No it doesn’t, says the majority in another argument, the beside-the-point one. It is a theoretical argument: as a symbol, the crucifix “may have various meanings and serve various purposes” and “could be interpreted differently from one person to another.” Yes, but the general availability of symbols to interpretation says nothing about the interpretation a particular symbol is likely to receive in a particular situation. The question is not what can a crucifix possibly mean in all the settings the world might offer, but what does it in mean in this setting, hanging on the wall of every classroom with a state imprimatur? What is a non-Christian student likely to think — “Aha, a symbol of pluralism and universal acceptance” or “I get it; this is a Catholic space and I’m here on sufferance?” Courts are supposed to apply legal principles to disputed matters of fact, not bypass the dispute (and the law) by invoking a theory of language.

HT: FWS

The erosion of limited government & individual sovereignty

George Wills reports on a free speech case in St. Louis:

[Jim] Roos responded [to repeated efforts by the local government to seize his property] by painting on the side of one of his buildings a large mural — a slash through a red circle containing the words “End Eminent Domain Abuse.” The government that had provoked him declared his sign “illegal” and demanded that he seek a permit for it. He did. Then the government denied the permit.

The St. Louis sign code puts the burden on the citizen to justify his or her speech rather than on the government to justify limiting speech. And the code exempts certain kinds of signs from requiring permits. These include works of art, flags of nations, states or cities, and symbols or crests of religious, fraternal or professional organizations. And, of course, the government exempted political signs. So the exempted categories are defined by the signs’ content.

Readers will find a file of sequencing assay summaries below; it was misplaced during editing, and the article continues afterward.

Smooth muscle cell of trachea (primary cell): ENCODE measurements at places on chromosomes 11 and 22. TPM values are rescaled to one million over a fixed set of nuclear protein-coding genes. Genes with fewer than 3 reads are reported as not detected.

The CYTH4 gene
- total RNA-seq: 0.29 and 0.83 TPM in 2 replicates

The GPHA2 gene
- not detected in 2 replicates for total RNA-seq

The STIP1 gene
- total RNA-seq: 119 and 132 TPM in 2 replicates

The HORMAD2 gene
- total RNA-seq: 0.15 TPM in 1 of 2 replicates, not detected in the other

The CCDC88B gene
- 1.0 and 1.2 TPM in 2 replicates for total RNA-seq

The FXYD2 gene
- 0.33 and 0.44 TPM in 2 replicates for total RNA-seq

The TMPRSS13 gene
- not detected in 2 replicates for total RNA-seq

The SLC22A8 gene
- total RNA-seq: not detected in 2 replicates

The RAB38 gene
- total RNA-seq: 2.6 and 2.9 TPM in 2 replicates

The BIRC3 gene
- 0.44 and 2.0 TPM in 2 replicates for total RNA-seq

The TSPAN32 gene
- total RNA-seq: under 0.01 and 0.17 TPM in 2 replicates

The Institute for Justice, a libertarian public interest law firm defending Roos, notes that signs may be the oldest form of mass communication — Gutenberg made advertising posters — and they remain an inexpensive means of communicating with fellow citizens. St. Louis says that it regulates signs for “aesthetic” reasons and to promote traffic safety, but it admits that it has no guidelines for the bureaucrats exercising aesthetic discretion and no empirical evidence connecting signs with traffic risks. And why would Roos’s mural be less aesthetic and more distracting to drivers than, say, a sign — exempted from any permit requirement — urging the election of the kind of city officials who enjoy censoring Roos?

St. Louis is not the problem; government is. Many people go into it because they enjoy bossing people around. Surely this is why a court had to overturn a decision by the government of Glendale, Ohio, when it threatened a man with fines and jail because he put a “for sale” sign in his car parked in front of his house. The city said that people might be distracted by the sign and walk into traffic.

St. Louis Alderman Phyllis Young is distressed that Roos’s speech might escape government control: “If this sign is allowed to remain, then anyone with property along any thoroughfare can paint signs indicating the opinion or current matter relevant to the owner to influence passersby with no control by any City agency. The precedent should not be allowed.”

The alderman’s horror of uncontrolled speech is an example of what Elizabeth Price Foley, law professor at Florida International University, calls “an ineluctable byproduct of disregarding the morality of American law.” In her book “Liberty for All” (2006, Yale), she says that the growing exercise of legislative power “in the name of majoritarian whims” has eroded America’s “twin foundational presumptions” — limited government and residual individual sovereignty.

via In St. Louis, a protest sign meets government arrogance – The Washington Post.

Can you think of other examples of the erosion of these “twin foundational presumptions”? Is there the possibility that we might have too much individual sovereignty and that our government is too limited? Or are there lines that need to be drawn?